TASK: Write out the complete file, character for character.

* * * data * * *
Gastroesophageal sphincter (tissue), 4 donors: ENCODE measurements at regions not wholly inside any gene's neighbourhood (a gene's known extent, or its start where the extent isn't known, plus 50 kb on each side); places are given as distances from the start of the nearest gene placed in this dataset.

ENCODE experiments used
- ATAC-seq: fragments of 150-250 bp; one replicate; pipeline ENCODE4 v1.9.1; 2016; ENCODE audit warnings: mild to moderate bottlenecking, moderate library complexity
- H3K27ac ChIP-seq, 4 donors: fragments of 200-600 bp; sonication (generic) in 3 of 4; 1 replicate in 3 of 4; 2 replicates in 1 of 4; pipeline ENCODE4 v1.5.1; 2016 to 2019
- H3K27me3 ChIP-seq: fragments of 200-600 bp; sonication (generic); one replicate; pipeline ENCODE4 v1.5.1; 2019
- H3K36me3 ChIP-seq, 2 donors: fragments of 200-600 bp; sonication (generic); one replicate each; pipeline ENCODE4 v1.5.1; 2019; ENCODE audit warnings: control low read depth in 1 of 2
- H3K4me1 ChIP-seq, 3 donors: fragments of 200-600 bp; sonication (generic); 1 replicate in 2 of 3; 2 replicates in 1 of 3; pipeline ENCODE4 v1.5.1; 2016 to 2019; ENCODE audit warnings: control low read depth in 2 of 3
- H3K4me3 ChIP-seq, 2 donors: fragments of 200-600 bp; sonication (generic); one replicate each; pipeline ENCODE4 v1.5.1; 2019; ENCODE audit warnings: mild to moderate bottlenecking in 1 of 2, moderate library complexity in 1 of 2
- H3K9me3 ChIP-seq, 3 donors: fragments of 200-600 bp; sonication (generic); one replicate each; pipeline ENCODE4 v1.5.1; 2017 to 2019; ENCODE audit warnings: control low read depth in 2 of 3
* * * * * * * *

Gastroesophageal sphincter (tissue), 4 donors: ENCODE measurements at regions not wholly inside any gene's neighbourhood (a gene's known extent, or its start where the extent isn't known, plus 50 kb on each side); places are given as distances from the start of the nearest gene placed in this dataset.

ENCODE experiments used
- ATAC-seq: fragments of 150-250 bp; one replicate; pipeline ENCODE4 v1.9.1; 2016; ENCODE audit warnings: mild to moderate bottlenecking, moderate library complexity
- H3K27ac ChIP-seq, 4 donors: fragments of 200-600 bp; sonication (generic) in 3 of 4; 1 replicate in 3 of 4; 2 replicates in 1 of 4; pipeline ENCODE4 v1.5.1; 2016 to 2019
- H3K27me3 ChIP-seq: fragments of 200-600 bp; sonication (generic); one replicate; pipeline ENCODE4 v1.5.1; 2019
- H3K36me3 ChIP-seq, 2 donors: fragments of 200-600 bp; sonication (generic); one replicate each; pipeline ENCODE4 v1.5.1; 2019; ENCODE audit warnings: control low read depth in 1 of 2
- H3K4me1 ChIP-seq, 3 donors: fragments of 200-600 bp; sonication (generic); 1 replicate in 2 of 3; 2 replicates in 1 of 3; pipeline ENCODE4 v1.5.1; 2016 to 2019; ENCODE audit warnings: control low read depth in 2 of 3
- H3K4me3 ChIP-seq, 2 donors: fragments of 200-600 bp; sonication (generic); one replicate each; pipeline ENCODE4 v1.5.1; 2019; ENCODE audit warnings: mild to moderate bottlenecking in 1 of 2, moderate library complexity in 1 of 2
- H3K9me3 ChIP-seq, 3 donors: fragments of 200-600 bp; sonication (generic); one replicate each; pipeline ENCODE4 v1.5.1; 2017 to 2019; ENCODE audit warnings: control low read depth in 2 of 3